×
INTELLIGENT WORK FORUMS
FOR ENGINEERING PROFESSIONALS

Contact US

Log In

Come Join Us!

Are you an
Engineering professional?
Join Eng-Tips Forums!
  • Talk With Other Members
  • Be Notified Of Responses
    To Your Posts
  • Keyword Search
  • One-Click Access To Your
    Favorite Forums
  • Automated Signatures
    On Your Posts
  • Best Of All, It's Free!

*Eng-Tips's functionality depends on members receiving e-mail. By joining you are opting in to receive e-mail.

Posting Guidelines

Promoting, selling, recruiting, coursework and thesis posting is forbidden.

Students Click Here

Siphon flow
2

Siphon flow

Siphon flow

(OP)
In regards to the disappeared siphon thread, I thought that there was something of real interest concerning the height of the gooseneck over fluid level vs siphon flow rate.

I did the experiment running 2 liters 5 times each through a siphon with gooseneck H over liquid level of
..H.. Qavg L/s
1.25m 0.0131
2.63m 0.0128
4.00m 0.0118
My ladder is only 4m high, so had to stop there.

It is just a few runs at relatively low heads with what seems to be not a lot of variation in Q but, if you plot those Qs vs H in Excel and trend it with a 2nd degree poly I can easily imagine that it hits Q=0 at H = 9.1m (29.85ft)

For now I will believe that flow in a siphon decreases with gooseneck height over fluid level, until someone does this experiment with a taller ladder than mine.

Reality used to affect the way we thought. Now we somehow believe that what we think affects reality.

RE: Siphon flow

If your overall tubing length, and elevation difference between inlet and outlet stays the same, there is no reason to expect any flow change until bubbles form. You may be observing a tubing diameter change due to vacuum in the tube.

RE: Siphon flow

Anyone know why the first siphon thread disappearred?

Maybe the OP did it before his delete option went away.

Good Luck,
Latexman

RE: Siphon flow

(OP)
To be clear at what I am attempting to do here is check to see if the maximum velocity equation, as shown at bottom of page https://en.m.wikipedia.org/wiki/Siphon has some relation to reality.

Vmax = (2 * (P_atm / rho - g * Hb))^0.5

It seems to calculate the max v & Q at any Hb, when flow is not otherwise restricted by a valve.

Yeah. Could be other effects. The clear PE tubing didn't noticeably change diameter. I doubt that it could appreciably compress the circumference of the 1/2" tube enough to appreciably change the ID & area. The wall is relatively thick. There was no apparent local buckling of the wall. Atmospheric pressure is uniform around the circumference, so it wouldnt get pinched from that without a local buckle. There could have been some ovalling at the gooseneck at times, but that doesn't change x-sectional area very much.

And the result of any of that, if it happened at all, still gives a 0 target at 9.something meters. Which is what it should be if this phenomenon is true. I'd think it would hit 0 far shorter than 9m, if there was some deleterous effect taking place. If the experiment did happen to go bad due to the reasons you mentioned, then if I used stronger copper tubing we might get a much greater head than 9m, no? That would be surprising indeed.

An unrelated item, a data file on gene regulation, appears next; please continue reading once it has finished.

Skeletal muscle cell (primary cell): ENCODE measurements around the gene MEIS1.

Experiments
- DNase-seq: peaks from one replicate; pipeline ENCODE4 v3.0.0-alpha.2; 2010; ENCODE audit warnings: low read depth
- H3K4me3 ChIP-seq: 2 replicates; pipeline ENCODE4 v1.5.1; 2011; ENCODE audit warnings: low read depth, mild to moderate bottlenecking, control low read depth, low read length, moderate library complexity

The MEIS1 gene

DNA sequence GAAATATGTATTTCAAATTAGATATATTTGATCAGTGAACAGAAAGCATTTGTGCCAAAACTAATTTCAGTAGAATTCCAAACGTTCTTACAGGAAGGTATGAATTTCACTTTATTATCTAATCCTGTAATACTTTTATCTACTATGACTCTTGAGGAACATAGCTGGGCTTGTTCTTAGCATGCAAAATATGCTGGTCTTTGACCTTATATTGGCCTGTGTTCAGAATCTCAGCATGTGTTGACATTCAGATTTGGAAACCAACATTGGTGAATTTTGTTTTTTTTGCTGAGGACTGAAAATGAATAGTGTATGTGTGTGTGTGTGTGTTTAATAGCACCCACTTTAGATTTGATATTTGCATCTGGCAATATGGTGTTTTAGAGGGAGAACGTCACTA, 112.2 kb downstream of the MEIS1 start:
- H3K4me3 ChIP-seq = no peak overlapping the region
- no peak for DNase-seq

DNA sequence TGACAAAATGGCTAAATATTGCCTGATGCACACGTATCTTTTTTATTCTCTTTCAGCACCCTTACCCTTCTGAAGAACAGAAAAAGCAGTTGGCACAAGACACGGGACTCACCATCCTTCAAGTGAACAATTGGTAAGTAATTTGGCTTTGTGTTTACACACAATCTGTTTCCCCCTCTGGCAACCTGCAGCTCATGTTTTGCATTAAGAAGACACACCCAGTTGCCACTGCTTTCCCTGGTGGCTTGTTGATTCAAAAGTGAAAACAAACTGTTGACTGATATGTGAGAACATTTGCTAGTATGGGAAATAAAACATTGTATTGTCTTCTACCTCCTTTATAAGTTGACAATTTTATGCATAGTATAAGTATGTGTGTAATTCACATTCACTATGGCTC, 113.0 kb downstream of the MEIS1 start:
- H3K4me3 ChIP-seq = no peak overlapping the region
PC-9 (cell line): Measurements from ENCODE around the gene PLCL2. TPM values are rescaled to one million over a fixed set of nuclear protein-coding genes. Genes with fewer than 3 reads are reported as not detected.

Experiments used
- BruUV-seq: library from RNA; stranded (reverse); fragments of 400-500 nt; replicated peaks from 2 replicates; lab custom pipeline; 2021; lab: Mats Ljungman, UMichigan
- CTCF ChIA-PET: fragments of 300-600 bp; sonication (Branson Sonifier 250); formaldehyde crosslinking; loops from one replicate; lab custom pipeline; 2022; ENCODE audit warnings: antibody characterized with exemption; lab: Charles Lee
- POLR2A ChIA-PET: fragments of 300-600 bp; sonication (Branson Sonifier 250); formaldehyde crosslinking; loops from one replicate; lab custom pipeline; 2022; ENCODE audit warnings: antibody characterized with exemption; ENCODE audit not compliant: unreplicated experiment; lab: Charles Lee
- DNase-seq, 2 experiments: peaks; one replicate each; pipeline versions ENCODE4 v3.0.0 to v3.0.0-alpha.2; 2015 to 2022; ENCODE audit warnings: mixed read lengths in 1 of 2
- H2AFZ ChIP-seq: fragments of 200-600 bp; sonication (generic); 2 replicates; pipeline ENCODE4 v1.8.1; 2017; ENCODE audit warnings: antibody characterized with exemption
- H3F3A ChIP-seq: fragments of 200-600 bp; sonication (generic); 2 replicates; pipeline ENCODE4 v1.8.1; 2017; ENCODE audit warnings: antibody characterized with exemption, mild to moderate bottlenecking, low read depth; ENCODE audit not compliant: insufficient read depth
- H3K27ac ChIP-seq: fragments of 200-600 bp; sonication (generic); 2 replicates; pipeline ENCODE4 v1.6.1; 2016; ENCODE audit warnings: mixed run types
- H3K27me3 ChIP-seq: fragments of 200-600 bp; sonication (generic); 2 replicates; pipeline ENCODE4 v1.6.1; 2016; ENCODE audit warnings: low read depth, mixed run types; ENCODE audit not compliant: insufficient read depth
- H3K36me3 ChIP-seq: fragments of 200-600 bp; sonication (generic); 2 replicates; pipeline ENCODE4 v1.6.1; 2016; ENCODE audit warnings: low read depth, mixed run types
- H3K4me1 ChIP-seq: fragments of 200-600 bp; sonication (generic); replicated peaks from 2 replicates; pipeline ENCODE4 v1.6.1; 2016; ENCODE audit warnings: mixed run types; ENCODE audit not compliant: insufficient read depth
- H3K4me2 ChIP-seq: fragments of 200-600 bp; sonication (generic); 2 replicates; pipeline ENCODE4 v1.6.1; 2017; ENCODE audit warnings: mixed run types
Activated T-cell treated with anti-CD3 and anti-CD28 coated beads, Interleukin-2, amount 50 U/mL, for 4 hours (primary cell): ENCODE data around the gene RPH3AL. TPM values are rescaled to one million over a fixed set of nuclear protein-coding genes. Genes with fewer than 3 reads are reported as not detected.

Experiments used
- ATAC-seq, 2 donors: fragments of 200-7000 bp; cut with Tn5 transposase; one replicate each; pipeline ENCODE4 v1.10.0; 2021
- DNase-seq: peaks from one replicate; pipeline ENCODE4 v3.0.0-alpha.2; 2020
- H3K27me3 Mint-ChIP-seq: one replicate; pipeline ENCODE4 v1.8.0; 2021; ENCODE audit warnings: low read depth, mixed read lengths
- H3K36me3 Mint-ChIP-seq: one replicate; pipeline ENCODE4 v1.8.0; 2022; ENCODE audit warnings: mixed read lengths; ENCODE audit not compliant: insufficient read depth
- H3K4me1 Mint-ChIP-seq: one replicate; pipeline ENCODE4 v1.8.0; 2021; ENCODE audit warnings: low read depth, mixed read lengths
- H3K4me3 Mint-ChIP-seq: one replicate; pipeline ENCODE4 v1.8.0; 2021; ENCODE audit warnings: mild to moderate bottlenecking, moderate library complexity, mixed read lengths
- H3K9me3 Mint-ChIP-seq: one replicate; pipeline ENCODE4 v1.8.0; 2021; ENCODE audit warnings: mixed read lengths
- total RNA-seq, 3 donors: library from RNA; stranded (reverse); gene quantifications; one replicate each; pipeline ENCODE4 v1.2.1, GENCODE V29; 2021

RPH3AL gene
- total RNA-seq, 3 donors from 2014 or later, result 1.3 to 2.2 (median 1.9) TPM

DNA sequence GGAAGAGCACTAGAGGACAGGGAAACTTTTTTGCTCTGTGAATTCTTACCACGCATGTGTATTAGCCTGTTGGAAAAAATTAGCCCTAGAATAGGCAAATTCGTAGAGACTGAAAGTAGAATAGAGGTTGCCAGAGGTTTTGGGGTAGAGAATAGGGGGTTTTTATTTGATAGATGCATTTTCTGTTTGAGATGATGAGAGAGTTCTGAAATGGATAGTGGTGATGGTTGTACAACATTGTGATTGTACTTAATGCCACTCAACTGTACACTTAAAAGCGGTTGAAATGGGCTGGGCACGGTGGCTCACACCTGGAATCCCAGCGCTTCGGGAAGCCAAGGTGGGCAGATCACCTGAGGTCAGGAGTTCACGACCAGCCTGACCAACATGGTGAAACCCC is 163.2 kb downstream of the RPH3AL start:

I still have an open mind. Its not my formula. I have no skin in the game. Its just an interesting phenomenon.
So can you prove the equation is not true?
Do you have copper tubing and a ladder taller than mine?




Reality used to affect the way we thought. Now we somehow believe that what we think affects reality.

RE: Siphon flow

There are several inaccuracies in that article (like the pressure in the closed end of a mercury barometer is a partial vacuum. It is actually a full vacuum). But from the article:

"This equation for the velocity is the same as that of any object falling height hC".

This neglects all sources of friction, which is why it is called "maximum" velocity. Your small tube will have significant friction.

The ~9 meters simply is the height of a column of water equivalent to barometric pressure. It seems strange that you are so interested in this.

RE: Siphon flow

(OP)
Since mercury has a vapor pressure, the pressure at the closed end of a mercurial barometer is not a full vacuum, it is equal to the vapor pressure of mercury, so that is a partial vacuum.

Yes the PE tube has friction. 10m long tube. ID 7.5mm Velocities were laminar, f = 64/ Re. Water temp 30C. Velocity estimated at 0.25m/s watching a few tiny bubbles. Of course f changes with velocity:flow rate. Is friction the result of flow rate, or is flow rate the result of friction. There was apparently more friction at higher flows when gooseneck was lowered. Increased friction apparently didn't slow the flow. It increased when flow increased.

9m is also the height where the max flow through the siphon equals zero, which we know to be true. My question was to find out if the equation predicts siphon flow rates at all values of Hb, which it appears to do.



Reality used to affect the way we thought. Now we somehow believe that what we think affects reality.

RE: Siphon flow

(OP)
I've concluded with Vmax being a limit to siphon flow. It is simply the Bernoulli equation solved for V at the siphon's gooseneck. There is only so much total head available there, some of which is the result of static pressure, the rest velocity head. Since atmospheric pressure is essentially the only driver of the fluid entering the siphon, it must represent the maximum total head available at any point within the entrance. That energy must also accelerate the fluid from rest at the siphon's entrance and overcome fluid friction to maintain the velocity up to the top of the gooseneck. So from Patm, subtract Hb and V^2/2/g. What's left must be enough to keep the fluid from vaporising. Kind of like NPSHr for a "siphon pump".

So it is apparent that Hc drives the gravity powered flow rate, but only up to Vmax, at which point the fluid starts to cavitate.

Reality used to affect the way we thought. Now we somehow believe that what we think affects reality.

RE: Siphon flow

Thanks for following up.

It's a shame we lost the knowledge in the previous post, which was deleted.

Good Luck,
Latexman

RE: Siphon flow

(OP)
Yes. I'm still PO. Wasted a lot of time looking for that formula somebody posted there. I can't find it anywhere.